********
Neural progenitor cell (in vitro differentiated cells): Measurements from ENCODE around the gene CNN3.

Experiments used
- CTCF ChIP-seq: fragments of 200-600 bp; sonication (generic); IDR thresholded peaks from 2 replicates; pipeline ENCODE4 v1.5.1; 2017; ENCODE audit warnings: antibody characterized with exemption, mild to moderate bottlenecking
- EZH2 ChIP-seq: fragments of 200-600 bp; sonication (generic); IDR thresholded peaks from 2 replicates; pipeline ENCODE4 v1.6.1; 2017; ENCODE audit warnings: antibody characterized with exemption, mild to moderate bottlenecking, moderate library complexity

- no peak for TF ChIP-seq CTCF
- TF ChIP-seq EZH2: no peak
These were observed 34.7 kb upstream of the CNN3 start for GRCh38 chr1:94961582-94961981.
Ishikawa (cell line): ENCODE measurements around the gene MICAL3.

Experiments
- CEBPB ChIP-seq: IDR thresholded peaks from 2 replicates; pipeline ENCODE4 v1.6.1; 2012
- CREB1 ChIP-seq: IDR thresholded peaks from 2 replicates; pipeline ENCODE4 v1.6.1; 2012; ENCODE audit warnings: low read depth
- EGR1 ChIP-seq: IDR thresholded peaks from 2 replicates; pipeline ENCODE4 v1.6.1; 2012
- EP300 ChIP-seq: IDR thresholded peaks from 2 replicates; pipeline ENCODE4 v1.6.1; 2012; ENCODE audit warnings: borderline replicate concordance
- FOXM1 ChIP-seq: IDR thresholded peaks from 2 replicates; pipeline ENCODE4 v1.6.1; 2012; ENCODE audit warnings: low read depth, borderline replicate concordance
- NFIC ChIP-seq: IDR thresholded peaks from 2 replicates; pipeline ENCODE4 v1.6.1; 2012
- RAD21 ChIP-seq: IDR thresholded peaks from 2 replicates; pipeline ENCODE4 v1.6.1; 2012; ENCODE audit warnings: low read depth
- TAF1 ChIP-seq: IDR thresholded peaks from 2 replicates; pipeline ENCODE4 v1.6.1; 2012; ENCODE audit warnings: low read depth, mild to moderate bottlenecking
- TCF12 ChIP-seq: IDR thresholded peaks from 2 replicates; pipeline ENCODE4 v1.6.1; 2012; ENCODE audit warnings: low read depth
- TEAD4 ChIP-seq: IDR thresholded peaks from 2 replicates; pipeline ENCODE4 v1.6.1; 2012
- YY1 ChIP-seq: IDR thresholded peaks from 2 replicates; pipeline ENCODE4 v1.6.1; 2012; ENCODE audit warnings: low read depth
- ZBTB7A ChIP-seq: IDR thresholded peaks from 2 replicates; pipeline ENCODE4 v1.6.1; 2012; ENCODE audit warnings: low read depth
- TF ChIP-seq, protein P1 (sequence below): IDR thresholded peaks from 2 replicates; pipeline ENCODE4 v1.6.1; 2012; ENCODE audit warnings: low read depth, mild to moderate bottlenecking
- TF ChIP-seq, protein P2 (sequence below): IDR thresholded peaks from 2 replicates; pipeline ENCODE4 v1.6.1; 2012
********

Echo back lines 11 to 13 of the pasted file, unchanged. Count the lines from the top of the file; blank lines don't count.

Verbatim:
- CREB1 ChIP-seq: IDR thresholded peaks from 2 replicates; pipeline ENCODE4 v1.6.1; 2012; ENCODE audit warnings: low read depth
- EGR1 ChIP-seq: IDR thresholded peaks from 2 replicates; pipeline ENCODE4 v1.6.1; 2012
- EP300 ChIP-seq: IDR thresholded peaks from 2 replicates; pipeline ENCODE4 v1.6.1; 2012; ENCODE audit warnings: borderline replicate concordance